Before the miniaturization and transistorization of electronic camera viewing systems, laboratory schools often included elaborate direct-view observation systems with special observation decks above classrooms or observation rooms alongside the classrooms. One-way mirrors and speaker/intercom systems allowed a professor to silently observe the classroom, but without being seen by the students or the student-teacher.
A modern laboratory school does not need to do anything special with building construction, and is able to use a standard-design school as a laboratory school. The standard rooms are instead outfitted with CCTV cameras hidden inside black plastic domes on the ceiling. Complex lens optics and multiple cameras allow a single stationary dome to view 360 degrees in all directions with no mechanical noises or moving parts, and high-speed Internet connections allow for a professor at a college to remotely view and interact with student-teachers in a distant laboratory school.
In either case there is no hiding from students or student-teachers that observation may occur, as it is plainly obvious there are special mirrors or cameras in the room. But they do not know when observation may or may not be occurring.
Marc Valdez: Wow! There is another fellow, Jeff Pettis, who wrote an essay in "Masculinity and Breaking Bad", about how who can see whom determines who controls whom in the TV series. Very sophisticated essay with much discussion of Michel Foucault's conception of the Panopticon. Vince would have loathed the observation, even as a kid. The connection to Chicago is very important too. Where did you learn Vince went to one of these schools? Pettis argues Walter White finds his freedom by no longer acting as a rational man (e.g., Gus) would have. I wonder if Vince found his freedom the same sort of way as a school kid?
Eabha Conal: I'd like to read that essay Marc. The exploration of masculinity in "Breaking Bad" I think is the underlying reason for its success - it strikes a deep chord with a lot of people. I wondered if Walt's emotional unavailability was what Vince was exploring about his own father. (I know very little about his Dad though! Except it was him who introduced Vince to westerns)
The schools - Chesterfield is where him and his mum moved after Farmville. It says the school was attached to Virginia University:
George Vincent Gilligan Jr., the elder of George Sr. and Gail Gilligan’s two sons, was born Feb. 10, 1967, in Richmond, but spent most of his childhood in Farmville.
From the beginning, it was apparent his brain operated on a different plane: He already was speaking in clear, complete sentences at age 2 and on his first day as a first-grade student at Cumberland Elementary, he asked his teacher, “Am I going to learn to read today?”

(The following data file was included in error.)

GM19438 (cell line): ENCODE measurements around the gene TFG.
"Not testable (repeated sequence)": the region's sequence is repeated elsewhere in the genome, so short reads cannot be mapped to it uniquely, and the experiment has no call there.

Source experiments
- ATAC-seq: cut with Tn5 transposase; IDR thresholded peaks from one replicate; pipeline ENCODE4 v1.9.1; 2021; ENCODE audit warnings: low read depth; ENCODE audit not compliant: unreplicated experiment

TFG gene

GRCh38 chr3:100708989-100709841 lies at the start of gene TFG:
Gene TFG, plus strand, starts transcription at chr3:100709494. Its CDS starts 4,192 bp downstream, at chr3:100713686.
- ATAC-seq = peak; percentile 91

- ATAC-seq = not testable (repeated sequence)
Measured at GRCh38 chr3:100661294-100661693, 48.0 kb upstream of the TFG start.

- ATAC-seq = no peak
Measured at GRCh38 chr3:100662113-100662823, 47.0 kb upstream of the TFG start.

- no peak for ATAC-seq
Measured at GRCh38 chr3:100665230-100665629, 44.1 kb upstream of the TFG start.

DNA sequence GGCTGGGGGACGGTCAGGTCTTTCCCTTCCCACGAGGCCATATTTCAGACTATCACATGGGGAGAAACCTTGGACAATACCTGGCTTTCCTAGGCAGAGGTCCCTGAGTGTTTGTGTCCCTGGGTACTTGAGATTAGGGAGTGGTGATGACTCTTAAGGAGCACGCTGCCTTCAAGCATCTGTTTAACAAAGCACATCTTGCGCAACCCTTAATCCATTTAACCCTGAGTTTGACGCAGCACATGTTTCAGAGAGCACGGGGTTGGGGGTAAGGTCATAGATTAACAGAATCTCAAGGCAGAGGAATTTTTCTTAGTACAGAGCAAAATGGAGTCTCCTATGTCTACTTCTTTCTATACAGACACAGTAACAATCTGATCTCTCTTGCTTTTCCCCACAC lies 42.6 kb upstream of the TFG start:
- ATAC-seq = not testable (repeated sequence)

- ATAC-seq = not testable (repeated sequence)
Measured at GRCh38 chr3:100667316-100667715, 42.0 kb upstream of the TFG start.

“We knew he was sharp – he had an IQ out of sight,” recalls Gary Lambert, Gail’s brother, who helped cultivate his nephew’s love for science fiction.
Gail Gilligan, who divorced George in 1974, stayed in Farmville and raised Vince and his younger brother, Patrick, while she worked as a teacher at Longwood University’s J.P. Winn Campus School.
“My sons were my most important students,” she says. “Most of the time we had away from school was spent exploring and learning about one thing or another. Vince took to it like a duck to water.”
Another teacher at the Campus School also had a significant influence on Gilligan’s future. Art teacher Jackie Wall, whose son Angus was one of Gilligan’s best friends, frequently gave the boys her Super 8 camera and encouraged them to make their own movies.
Gilligan was 12 years old when he completed his first film, “Space Wreck,” with his little brother in the starring role. A year later, he won first prize for his age group in a film competition at the University of Virginia.
Wall recognized Gilligan’s talent and creativity, and recommended to Gail that he pursue acceptance to the Interlochen Arts Academy, a prestigious boarding school in Michigan. Gilligan earned a full scholarship and he, Gail and Patrick made the long drive from Farmville to the banks of Lake Michigan about a week before he started eighth grade.
And, of course, Walter White teaches at J.P. Wynne High School in "Breaking Bad".
Marc Valdez: Yep, Vince Gilligan carries a candle for Michel Foucault.
Here is a documentary about Foucault.
I can imagine what it might have been like for Vince Gilligan. As a young child, Vince is horrified to learn that he is being spied upon by mysterious strangers. Over time, he learns these strangers are acolytes following the Pragmatic teachings of the now-dead Northerner, John Dewey, in distant Chicago. And as a shy Southern teenager on the shores of Lake Michigan, in the cold, foreign land of glass blocks and Art Deco, Vince learns more about John Dewey and the Pragmatists. To Vince's surprise, they aren't ashamed of their spying, but actually quite proud of it. It was all for Vince's benefit. Not just him, but for the benefit of all the Vinces of the future too. What a strange thing to contemplate!
And here is this: